Tuesday 26 November 2013

Live: Gary Numan – Roundhouse, London

Roundhouse, London
16th November 2013 

It seems that a lot has changed in Gary Numan's life in recent years. Relocation to LA, and an increasing opening up to his fans, firstly through social media: followers of his Twitter account were invited to his personal family photo album as he travelled across the US with his wife, kids and a horse-sized dog. His daughters even appeared in the music video to his latest single, 'Love Hurt Bleed'. New album 'Splinter' continues this trend being exceptionally personal and soul-baring, and sonically powerful and anthemic. All of which raised expectations and curiosity to witness New Man Numan live.

The change is visible even before he walks onstage, as the lights go down and what looked like metal scaffolding seconds beforehand turns out to be a massive electronic led display, simultaneously connecting to Numan's tradition of futuristic, sci-fi stage settings throughout the years, and placing it in the here and now. Then he appears. Looking fit, invigorated, hungry, assuming full command of stage and crowd immediately. This has always been his natural habitat, but there is truly a sense of resurrection. The songs from 'Splinter' are perfectly balanced between Numan's industrial guitar sound of the recent decade and a half and the searing, beaming, trademark synth sound. The result is scintillating, almost shocking.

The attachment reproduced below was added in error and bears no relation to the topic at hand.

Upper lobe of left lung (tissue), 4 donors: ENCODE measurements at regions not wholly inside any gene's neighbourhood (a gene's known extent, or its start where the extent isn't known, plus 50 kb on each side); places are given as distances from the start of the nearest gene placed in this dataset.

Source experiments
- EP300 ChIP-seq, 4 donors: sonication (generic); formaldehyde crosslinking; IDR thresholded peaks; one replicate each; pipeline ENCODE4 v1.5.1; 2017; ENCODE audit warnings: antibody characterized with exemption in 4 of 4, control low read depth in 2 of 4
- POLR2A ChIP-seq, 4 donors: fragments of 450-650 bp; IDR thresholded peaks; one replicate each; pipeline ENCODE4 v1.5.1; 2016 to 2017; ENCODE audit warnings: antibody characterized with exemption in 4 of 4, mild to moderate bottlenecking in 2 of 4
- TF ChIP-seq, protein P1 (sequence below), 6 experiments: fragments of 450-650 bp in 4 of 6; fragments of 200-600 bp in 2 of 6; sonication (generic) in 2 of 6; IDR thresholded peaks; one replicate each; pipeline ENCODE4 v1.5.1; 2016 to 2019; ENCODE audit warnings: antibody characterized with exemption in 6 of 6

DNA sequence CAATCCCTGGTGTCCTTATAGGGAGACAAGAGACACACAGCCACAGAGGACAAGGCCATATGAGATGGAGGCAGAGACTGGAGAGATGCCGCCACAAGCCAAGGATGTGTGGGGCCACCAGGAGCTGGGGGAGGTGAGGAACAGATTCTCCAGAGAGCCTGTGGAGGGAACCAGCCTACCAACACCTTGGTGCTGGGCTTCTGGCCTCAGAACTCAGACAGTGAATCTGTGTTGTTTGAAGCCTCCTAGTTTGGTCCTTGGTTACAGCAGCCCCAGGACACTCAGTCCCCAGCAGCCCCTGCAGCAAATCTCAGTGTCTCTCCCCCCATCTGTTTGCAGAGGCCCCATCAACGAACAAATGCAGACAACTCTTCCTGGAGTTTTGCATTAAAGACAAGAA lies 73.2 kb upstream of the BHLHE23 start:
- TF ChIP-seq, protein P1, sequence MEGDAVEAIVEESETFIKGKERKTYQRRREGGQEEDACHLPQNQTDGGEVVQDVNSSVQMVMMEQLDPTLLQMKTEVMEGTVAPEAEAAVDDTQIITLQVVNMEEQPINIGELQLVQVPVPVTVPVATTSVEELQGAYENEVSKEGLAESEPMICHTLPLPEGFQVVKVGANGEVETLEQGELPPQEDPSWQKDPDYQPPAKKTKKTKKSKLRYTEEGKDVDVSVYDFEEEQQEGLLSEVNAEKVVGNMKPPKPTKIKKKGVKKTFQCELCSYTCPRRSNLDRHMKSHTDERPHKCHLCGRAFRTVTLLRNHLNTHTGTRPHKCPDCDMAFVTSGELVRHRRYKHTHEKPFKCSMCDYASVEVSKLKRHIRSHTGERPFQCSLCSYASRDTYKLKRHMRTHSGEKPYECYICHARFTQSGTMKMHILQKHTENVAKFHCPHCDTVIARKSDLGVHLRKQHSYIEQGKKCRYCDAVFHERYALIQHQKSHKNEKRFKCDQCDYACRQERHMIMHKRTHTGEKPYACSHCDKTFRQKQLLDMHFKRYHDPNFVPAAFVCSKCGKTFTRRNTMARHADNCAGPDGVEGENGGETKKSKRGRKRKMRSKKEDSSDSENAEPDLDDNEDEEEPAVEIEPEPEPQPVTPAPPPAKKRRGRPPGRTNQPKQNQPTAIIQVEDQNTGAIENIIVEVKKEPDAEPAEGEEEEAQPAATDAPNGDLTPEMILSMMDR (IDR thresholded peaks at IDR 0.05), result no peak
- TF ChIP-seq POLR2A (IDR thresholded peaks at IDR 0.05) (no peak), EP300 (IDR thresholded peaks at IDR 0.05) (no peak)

Numan is cavorting all over the place like a 20-year-old, giving it his all, light years away from his past aloof distance or pouting superstar persona. This is a real and as tangible as it gets. The old songs integrate seamlessly, classics like 'Metal', 'Down in the Park' and 'I Die You Die' all getting massively aggressive treatments. Without any theatrics bar the aforementioned light show, the forcefulness of delivery often equals that of Rammstein or NIN, Numan serving as Godfather asserting his hegemony. The aforementioned current single, which in its studio version sounds as if Numan momentarily fronted Curve (yes that's a good thing indeed), contends with the classics with its rousing dance chorus. 

However, tonight is not just about muscle-flexing, but about a full emotional spectrum, as evident with the rendition of 'Lost', probably Numan's purest, most naked ballad ever, during which he wells up and breaks into tears. When an artist gives everything, he gets everything back. The Roundhouse is in absolute rapture. Coming back for encore with 'Cars' and 'Are 'Friends' Electric?', Numan seems to be enjoying delivering these two eternal crowd-pleasers more than ever. This becomes all the more poignant as he changes the lyrics of one spoken line in 'Electric', gesturing towards us and saying “you see this means everything to me”. Spine-chilling. And if that wasn't enough, Numan concludes by reminding us he is a contemporary musician and not a nostalgia act by choosing to cap tonight's set with 'My Last Day', 'Splinter's magnificently melancholy closer. Unforgettable.

Avi Pitchon

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